Presentation Title

Theta Wave Coherence in Pre-Semantic Processing: An EEG study of Autism Spectrum Disorder

Abstract

Semantic and language deficits are a very pertinent and characteristic feature of Autism Spectrum Disorder (ASD), particularly in higher-level functions like semantic processing. Compared to the typically developing (TD) population, people with ASD have shown significant differences in neural semantic processing activity after the presentation of a stimulus. However, lower-level functions like word decoding are typically intact, suggesting a disconnect between these two functions in the brain. Theta coherence waves have been linked to the presence of such lower-level, pre-semantic activity in the TD population. The present study will use electroencephalography (EEG) to measure the presence of theta coherence waves and examine pre-semantic neural connectivity of participants with ASD to determine whether early disruptions might contribute to semantic misunderstandings. Gaining a better understanding of neural communication during pre-semantic processing would further the current understanding of language impairments in ASD and could also lead to more targeted and effective therapies.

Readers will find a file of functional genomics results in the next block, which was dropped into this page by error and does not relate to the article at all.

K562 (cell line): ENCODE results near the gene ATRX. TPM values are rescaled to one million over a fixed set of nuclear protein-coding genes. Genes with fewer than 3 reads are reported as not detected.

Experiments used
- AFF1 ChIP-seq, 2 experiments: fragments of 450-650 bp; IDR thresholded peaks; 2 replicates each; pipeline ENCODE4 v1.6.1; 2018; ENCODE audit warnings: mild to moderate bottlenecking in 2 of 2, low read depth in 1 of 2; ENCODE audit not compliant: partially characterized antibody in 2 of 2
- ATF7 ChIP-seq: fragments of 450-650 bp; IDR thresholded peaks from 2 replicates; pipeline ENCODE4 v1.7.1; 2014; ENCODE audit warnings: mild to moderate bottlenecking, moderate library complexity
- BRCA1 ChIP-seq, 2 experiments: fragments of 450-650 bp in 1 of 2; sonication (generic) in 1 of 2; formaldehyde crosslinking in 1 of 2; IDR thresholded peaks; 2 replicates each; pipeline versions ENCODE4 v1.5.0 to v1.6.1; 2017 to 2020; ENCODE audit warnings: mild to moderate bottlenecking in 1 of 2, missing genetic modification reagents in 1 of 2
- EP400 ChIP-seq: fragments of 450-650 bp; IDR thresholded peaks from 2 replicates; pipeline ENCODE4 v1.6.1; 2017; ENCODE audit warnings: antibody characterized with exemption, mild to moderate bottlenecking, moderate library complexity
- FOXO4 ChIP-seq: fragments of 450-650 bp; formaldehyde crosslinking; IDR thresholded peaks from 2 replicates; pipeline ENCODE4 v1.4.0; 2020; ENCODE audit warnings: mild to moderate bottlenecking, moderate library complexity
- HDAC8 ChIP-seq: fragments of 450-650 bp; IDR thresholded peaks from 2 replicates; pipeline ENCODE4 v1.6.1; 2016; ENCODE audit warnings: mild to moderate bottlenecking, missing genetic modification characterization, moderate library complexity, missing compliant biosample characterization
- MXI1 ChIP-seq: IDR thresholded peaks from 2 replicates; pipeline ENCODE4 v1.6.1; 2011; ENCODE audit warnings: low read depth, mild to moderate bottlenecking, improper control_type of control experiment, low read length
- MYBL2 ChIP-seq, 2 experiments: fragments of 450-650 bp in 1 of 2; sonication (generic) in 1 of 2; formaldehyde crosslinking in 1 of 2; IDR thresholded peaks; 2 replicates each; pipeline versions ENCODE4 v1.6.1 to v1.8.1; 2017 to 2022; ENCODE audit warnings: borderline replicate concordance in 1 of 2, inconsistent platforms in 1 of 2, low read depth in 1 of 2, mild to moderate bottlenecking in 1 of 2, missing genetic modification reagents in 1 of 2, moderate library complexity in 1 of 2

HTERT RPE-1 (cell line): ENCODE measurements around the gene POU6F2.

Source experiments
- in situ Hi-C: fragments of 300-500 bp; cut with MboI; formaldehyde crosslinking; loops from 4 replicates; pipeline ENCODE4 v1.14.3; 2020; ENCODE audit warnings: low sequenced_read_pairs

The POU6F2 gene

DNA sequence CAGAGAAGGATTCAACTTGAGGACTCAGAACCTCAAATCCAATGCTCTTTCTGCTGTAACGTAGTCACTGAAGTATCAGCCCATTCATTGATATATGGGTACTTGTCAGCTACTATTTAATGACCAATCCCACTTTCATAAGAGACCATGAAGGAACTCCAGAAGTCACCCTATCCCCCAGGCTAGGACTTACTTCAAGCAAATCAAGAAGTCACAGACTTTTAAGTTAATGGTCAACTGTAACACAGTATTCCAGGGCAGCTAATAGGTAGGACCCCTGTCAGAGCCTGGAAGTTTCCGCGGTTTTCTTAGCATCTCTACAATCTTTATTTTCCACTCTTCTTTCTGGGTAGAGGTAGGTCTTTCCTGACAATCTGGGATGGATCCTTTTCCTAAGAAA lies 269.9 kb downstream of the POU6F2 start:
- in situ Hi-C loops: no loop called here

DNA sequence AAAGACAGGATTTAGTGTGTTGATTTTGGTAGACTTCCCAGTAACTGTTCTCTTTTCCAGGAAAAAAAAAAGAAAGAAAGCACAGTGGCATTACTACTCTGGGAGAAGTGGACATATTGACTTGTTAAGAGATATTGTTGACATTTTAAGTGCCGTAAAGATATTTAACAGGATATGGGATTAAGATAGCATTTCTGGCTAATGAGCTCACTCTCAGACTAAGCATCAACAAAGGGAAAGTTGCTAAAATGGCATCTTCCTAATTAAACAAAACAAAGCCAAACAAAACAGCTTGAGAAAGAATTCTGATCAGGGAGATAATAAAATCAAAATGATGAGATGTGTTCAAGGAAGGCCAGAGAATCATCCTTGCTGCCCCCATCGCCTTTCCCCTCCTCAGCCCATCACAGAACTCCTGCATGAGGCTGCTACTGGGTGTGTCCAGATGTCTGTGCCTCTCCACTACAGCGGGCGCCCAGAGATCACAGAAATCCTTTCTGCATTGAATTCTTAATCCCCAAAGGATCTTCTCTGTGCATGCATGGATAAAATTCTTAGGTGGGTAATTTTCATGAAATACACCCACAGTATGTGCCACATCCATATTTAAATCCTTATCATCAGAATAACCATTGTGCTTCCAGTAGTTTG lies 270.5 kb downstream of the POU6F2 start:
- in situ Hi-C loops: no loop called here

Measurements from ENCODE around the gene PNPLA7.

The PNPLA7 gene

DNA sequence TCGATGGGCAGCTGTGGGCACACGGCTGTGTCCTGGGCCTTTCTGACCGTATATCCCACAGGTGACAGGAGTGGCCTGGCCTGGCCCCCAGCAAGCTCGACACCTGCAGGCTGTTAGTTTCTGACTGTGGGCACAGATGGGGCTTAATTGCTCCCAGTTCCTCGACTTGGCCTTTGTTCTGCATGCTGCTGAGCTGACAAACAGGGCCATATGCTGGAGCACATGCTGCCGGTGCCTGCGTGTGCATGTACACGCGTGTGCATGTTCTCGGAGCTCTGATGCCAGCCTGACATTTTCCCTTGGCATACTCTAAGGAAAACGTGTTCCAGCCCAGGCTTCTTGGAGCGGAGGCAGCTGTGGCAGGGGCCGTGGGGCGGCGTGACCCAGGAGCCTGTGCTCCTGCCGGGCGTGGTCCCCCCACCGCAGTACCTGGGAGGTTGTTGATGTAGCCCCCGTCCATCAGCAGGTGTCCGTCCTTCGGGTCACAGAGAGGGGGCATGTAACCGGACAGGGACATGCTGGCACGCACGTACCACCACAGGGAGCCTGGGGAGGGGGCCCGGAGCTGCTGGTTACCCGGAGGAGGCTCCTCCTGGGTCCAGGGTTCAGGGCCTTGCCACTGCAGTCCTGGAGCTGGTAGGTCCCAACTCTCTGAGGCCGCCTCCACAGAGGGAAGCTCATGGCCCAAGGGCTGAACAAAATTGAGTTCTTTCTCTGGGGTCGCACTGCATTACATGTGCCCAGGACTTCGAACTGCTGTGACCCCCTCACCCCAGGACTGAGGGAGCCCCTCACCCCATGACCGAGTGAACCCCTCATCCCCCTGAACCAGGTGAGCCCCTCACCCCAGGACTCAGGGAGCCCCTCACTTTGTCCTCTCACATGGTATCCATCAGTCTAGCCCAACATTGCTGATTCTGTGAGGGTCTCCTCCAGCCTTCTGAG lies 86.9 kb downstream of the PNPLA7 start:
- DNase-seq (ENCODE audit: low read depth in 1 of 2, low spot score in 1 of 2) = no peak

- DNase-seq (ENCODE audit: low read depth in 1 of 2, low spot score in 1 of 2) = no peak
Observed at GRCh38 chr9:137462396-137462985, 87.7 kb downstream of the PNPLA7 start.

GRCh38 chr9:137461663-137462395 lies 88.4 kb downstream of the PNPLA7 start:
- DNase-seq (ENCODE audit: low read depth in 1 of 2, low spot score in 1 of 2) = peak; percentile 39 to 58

Primary Faculty Mentor Name

Emily Coderre

Status

Undergraduate

Student College

College of Arts and Sciences

Program/Major

Neuroscience

Primary Research Category

Biological Sciences

Secondary Research Category

Health Sciences

This document is currently not available here.

Share

COinS
 

Theta Wave Coherence in Pre-Semantic Processing: An EEG study of Autism Spectrum Disorder

Semantic and language deficits are a very pertinent and characteristic feature of Autism Spectrum Disorder (ASD), particularly in higher-level functions like semantic processing. Compared to the typically developing (TD) population, people with ASD have shown significant differences in neural semantic processing activity after the presentation of a stimulus. However, lower-level functions like word decoding are typically intact, suggesting a disconnect between these two functions in the brain. Theta coherence waves have been linked to the presence of such lower-level, pre-semantic activity in the TD population. The present study will use electroencephalography (EEG) to measure the presence of theta coherence waves and examine pre-semantic neural connectivity of participants with ASD to determine whether early disruptions might contribute to semantic misunderstandings. Gaining a better understanding of neural communication during pre-semantic processing would further the current understanding of language impairments in ASD and could also lead to more targeted and effective therapies.